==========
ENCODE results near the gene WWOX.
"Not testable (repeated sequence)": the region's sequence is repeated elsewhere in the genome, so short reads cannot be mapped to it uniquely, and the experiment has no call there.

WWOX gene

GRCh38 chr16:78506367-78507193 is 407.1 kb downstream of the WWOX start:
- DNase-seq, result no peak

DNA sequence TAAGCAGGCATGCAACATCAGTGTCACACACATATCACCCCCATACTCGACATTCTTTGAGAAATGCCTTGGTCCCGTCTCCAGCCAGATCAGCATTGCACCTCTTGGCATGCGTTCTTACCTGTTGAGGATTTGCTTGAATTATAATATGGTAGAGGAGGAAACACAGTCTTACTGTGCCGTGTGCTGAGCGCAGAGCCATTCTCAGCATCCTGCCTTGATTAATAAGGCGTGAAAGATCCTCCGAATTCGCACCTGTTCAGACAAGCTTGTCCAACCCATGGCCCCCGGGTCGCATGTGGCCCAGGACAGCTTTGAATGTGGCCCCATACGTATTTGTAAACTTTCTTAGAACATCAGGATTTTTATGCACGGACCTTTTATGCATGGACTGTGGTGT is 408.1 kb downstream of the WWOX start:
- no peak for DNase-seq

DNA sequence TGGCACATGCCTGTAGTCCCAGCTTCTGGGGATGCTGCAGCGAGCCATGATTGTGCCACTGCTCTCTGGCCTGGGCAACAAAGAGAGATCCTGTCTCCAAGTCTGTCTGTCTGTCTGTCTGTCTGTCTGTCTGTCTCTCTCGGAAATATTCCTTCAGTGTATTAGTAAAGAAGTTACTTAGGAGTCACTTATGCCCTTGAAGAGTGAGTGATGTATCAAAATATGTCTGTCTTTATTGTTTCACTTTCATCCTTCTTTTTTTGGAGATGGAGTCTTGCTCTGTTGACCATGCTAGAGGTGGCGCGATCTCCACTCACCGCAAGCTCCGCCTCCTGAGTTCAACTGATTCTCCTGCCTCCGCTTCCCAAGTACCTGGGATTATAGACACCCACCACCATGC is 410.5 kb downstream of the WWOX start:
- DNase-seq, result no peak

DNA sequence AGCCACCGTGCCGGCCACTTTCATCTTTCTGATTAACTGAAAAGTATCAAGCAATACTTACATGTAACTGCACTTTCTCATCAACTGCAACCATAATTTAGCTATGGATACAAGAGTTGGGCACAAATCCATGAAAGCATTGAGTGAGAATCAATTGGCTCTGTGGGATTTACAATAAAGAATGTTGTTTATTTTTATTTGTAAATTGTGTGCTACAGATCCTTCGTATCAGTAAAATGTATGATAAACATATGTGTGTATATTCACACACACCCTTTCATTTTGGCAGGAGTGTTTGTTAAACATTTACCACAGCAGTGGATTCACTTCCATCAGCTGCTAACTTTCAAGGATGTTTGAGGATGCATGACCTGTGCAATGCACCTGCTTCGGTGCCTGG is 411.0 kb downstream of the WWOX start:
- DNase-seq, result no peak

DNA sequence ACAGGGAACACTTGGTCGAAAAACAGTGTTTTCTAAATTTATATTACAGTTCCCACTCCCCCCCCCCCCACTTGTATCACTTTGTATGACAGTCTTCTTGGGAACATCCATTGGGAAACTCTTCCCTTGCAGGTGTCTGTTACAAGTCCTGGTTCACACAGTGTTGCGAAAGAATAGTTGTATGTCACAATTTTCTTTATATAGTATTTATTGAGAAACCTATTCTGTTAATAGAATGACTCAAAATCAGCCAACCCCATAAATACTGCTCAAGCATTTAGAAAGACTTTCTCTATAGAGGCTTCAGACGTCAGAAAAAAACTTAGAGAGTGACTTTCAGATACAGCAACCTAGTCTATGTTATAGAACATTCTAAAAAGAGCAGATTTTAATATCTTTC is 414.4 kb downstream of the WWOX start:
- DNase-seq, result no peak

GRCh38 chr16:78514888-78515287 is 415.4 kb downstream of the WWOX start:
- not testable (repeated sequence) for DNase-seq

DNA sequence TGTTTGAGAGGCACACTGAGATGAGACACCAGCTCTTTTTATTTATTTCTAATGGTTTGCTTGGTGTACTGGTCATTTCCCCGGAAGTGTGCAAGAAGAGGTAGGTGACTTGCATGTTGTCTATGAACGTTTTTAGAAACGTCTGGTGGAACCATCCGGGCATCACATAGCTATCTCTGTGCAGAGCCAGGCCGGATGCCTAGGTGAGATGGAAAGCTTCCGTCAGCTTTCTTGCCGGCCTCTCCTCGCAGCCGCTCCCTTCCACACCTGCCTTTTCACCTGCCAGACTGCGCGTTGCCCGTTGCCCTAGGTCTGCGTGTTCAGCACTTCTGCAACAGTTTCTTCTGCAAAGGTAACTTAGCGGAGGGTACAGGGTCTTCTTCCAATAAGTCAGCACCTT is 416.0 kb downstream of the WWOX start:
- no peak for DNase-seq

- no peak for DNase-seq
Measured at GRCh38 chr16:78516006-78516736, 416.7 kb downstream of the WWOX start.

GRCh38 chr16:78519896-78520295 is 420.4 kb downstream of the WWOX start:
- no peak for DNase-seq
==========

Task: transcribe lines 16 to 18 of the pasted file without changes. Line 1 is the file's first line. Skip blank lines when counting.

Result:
DNA sequence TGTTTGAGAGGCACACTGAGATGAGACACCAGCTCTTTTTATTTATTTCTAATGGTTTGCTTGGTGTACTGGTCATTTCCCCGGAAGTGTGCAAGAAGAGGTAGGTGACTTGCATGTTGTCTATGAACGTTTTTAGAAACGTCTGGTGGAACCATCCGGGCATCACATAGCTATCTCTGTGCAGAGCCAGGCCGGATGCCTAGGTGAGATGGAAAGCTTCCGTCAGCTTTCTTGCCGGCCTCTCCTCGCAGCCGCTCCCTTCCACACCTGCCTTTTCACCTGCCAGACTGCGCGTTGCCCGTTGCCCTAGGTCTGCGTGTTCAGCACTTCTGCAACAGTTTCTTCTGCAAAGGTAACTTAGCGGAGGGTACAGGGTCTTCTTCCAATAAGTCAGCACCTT is 416.0 kb downstream of the WWOX start:
- no peak for DNase-seq

- no peak for DNase-seq